Can Baltimore Save Its World-Class Orchestra?

Can Baltimore Save Its World-Class Orchestra?


BALTIMORE — When violent unrest spread through the streets of Baltimore in 2015 after the death of Freddie Gray, an African-American man who suffered a spinal injury while in police custody, the Baltimore Orioles took the extraordinary step of playing in an empty stadium, barring fans because of safety concerns.

The Baltimore Symphony Orchestra sent a different message: Its musicians gathered on the sidewalk in front of their concert hall to perform Handel, Bach and Beethoven to a crowd of hundreds seeking solace at a scarring moment.

The musicians are now back on that same stretch of sidewalk — walking a picket line. On June 17, the orchestra’s management, citing fiscal pressures, locked the players out without pay to try to pressure them to agree to a contract guaranteeing fewer weeks of work. The sounds at the hall last week were of protesters’ drums, bullhorn chants and passing cars honking support.

“Don’t Lose Your BSO, Hon,” read one sign with local flavor.

The showdown raises all too familiar questions about how venerable ensembles will survive, let alone thrive, in an era when classical music faces stiff financial headwinds. But the labor strife has been especially dispiriting in Baltimore, a city whose woes need no recitation but which had always seen its orchestra as an embodiment of its pluck.

Founded in 1916 by the city itself, as a branch of its municipal government, the orchestra later reorganized along more traditional lines. Since 1982 it has played at Joseph Meyerhoff Symphony Hall, a rounded, red-brown brick building a short walk from Pennsylvania Station that was constructed during an era of expanding ambitions.

Mr. Meyerhoff was once the orchestra’s biggest benefactor, and his family remains a major supporter. But much of the area’s philanthropy today is directed to education, health and economic issues, in a city that faces deep pockets of poverty and problems including lack of heat in some schools last year and a water main break last month that left public housing residents without water for days.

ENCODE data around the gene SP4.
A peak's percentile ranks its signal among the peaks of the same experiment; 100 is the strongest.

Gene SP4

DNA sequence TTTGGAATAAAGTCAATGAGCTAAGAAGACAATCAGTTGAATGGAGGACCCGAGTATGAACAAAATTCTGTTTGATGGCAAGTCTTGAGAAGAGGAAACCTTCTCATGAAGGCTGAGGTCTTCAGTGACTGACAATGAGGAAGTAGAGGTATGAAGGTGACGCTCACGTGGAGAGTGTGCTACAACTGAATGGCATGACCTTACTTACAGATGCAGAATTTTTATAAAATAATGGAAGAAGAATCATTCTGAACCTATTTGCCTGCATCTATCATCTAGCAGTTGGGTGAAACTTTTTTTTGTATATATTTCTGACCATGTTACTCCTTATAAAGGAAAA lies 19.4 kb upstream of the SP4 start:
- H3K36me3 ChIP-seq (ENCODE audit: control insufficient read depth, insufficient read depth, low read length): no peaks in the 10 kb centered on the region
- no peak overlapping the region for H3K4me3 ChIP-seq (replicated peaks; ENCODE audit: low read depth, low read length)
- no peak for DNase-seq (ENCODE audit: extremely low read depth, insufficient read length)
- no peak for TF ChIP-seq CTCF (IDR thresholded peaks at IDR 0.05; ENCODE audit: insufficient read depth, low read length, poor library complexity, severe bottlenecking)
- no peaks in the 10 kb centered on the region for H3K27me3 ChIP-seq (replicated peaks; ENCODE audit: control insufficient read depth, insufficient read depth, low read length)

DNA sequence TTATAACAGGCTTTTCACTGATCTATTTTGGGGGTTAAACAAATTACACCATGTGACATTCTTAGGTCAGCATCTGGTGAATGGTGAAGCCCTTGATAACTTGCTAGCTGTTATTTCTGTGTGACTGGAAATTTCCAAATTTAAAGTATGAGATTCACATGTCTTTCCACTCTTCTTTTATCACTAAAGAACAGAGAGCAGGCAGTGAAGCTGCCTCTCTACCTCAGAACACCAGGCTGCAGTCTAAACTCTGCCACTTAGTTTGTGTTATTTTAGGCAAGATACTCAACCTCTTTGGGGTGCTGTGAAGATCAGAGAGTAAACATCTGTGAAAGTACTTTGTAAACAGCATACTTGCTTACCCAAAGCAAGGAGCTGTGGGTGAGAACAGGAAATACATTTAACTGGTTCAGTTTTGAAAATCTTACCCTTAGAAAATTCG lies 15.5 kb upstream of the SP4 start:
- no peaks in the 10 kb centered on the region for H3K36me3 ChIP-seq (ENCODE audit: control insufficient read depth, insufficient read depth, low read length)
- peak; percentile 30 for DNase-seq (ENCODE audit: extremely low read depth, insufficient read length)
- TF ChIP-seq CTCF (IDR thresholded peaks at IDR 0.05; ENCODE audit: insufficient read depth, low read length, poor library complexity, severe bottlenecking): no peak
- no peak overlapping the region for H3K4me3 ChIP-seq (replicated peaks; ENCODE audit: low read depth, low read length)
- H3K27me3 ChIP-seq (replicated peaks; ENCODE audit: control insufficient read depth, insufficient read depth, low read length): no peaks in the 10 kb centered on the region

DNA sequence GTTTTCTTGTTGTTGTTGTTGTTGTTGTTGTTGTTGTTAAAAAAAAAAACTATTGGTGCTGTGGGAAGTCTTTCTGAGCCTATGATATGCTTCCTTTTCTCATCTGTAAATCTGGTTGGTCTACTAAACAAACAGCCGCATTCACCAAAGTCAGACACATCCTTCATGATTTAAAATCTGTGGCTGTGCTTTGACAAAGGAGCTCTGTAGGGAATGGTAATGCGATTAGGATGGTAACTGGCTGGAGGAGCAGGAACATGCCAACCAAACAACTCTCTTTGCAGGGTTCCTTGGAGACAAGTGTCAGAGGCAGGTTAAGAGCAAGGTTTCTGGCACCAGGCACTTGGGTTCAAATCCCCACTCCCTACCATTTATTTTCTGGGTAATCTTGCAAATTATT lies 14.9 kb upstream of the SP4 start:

“For the small donor, there are so many other crying needs,” said Heather Joslyn, a former senior editor at The Chronicle of Philanthropy who lives in Baltimore.

Even with inadequate support, the Baltimore Symphony has managed to punch above its weight in recent years. Under the musical leadership of Marin Alsop, the only female music director of a major American orchestra, it has embraced more daring programming, made acclaimed recordings, and, last year, toured Europe. And it has creatively reached out to its community, starting OrchKids, which offers music instruction, homework tutors, after-school snacks and dinner to more than 1,300 children in neighborhoods that struggle with poverty and violence.

[Read about how OrchKids has adopted the city, one child at a time.]

“It’s horrible,” lamented Marge Penhallegon, 76, a retired elementary school music teacher who began taking her students to hear the orchestra more than 50 years ago and later became an active supporter and volunteer, as she watched the musicians march outside the hall. “This city needs the culture it can provide. It fills your soul.”